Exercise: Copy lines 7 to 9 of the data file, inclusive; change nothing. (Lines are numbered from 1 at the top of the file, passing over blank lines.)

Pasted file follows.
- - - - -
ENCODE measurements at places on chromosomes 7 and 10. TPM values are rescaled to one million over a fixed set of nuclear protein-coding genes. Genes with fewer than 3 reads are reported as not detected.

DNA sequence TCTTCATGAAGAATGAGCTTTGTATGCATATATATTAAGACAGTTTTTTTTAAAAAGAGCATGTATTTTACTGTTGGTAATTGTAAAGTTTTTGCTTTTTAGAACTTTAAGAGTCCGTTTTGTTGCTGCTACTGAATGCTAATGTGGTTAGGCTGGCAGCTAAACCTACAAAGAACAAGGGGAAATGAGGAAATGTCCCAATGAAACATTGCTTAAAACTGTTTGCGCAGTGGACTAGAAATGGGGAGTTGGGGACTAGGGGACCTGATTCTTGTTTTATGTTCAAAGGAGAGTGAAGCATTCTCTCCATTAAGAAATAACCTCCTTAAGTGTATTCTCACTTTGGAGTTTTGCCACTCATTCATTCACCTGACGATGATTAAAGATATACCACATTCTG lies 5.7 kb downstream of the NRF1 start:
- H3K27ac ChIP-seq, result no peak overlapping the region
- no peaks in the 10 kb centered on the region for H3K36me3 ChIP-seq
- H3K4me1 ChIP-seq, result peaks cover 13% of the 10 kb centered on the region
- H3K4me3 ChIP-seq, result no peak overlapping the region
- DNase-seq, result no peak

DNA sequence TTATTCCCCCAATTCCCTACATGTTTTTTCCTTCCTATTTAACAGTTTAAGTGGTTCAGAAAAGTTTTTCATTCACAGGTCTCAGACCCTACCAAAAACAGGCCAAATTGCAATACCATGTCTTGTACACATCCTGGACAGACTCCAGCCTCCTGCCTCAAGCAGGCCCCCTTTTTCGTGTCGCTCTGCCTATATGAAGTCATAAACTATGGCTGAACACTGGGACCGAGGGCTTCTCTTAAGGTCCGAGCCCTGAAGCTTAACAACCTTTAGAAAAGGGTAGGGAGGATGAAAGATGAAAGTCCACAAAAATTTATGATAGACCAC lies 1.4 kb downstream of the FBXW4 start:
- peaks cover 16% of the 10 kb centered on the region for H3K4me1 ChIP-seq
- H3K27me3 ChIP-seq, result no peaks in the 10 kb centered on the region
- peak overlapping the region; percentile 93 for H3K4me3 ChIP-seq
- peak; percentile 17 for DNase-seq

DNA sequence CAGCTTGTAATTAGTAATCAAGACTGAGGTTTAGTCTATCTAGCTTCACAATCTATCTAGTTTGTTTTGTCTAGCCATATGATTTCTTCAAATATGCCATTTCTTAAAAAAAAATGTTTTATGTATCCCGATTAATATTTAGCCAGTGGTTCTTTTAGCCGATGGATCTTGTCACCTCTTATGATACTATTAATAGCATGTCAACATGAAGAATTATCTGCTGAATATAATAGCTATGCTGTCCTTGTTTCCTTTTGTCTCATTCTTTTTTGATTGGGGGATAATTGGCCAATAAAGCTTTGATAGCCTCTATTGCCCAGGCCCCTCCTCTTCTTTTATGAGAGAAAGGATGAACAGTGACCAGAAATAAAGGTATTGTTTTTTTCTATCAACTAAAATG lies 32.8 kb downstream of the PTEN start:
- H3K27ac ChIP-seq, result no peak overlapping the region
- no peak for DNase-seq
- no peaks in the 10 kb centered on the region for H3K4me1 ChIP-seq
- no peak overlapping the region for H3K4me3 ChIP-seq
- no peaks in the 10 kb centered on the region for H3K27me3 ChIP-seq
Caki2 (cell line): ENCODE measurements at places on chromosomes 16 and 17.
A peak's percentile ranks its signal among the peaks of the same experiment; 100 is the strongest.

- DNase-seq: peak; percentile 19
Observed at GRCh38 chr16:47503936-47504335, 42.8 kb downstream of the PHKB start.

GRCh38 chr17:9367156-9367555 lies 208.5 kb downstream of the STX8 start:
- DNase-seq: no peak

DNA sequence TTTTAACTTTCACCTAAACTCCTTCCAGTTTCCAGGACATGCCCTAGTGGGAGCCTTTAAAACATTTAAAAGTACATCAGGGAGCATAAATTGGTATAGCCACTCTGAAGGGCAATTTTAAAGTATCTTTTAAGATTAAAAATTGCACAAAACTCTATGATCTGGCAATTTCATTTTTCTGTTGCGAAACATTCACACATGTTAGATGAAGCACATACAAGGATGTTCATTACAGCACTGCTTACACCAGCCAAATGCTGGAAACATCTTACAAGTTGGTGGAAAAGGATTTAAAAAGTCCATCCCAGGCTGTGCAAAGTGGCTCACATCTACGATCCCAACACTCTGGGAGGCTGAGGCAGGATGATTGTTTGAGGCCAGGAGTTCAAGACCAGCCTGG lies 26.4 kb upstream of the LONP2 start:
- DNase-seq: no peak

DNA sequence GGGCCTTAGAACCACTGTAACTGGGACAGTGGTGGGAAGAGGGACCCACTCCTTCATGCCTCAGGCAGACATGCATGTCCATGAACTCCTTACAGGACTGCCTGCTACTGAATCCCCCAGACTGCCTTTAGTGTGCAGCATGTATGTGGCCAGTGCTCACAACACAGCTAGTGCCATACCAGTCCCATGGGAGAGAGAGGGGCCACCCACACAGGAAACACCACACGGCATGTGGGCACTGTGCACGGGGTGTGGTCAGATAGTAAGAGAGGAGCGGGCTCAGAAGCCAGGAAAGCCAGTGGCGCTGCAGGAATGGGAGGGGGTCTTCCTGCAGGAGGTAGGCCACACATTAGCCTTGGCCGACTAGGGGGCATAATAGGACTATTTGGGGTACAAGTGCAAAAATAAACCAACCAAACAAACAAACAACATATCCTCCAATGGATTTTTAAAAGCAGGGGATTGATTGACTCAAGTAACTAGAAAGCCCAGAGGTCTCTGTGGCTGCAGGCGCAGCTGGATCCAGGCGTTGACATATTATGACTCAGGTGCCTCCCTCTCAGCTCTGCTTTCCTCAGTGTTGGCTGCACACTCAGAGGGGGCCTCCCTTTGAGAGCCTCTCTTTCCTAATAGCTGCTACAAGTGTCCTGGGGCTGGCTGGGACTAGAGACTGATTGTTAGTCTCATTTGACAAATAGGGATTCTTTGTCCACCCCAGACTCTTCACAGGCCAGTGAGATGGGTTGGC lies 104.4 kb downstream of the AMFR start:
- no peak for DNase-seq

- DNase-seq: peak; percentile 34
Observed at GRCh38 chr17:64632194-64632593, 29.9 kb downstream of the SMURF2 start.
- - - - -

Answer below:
- DNase-seq, result no peak

DNA sequence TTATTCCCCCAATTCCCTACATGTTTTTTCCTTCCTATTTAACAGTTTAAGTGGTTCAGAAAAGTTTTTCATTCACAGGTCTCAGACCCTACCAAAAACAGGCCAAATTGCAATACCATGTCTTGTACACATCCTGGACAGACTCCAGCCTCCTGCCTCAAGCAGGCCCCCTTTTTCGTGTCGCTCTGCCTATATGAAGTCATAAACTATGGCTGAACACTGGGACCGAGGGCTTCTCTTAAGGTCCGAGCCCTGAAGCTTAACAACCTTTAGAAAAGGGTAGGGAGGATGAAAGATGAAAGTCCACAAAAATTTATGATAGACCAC lies 1.4 kb downstream of the FBXW4 start:
- peaks cover 16% of the 10 kb centered on the region for H3K4me1 ChIP-seq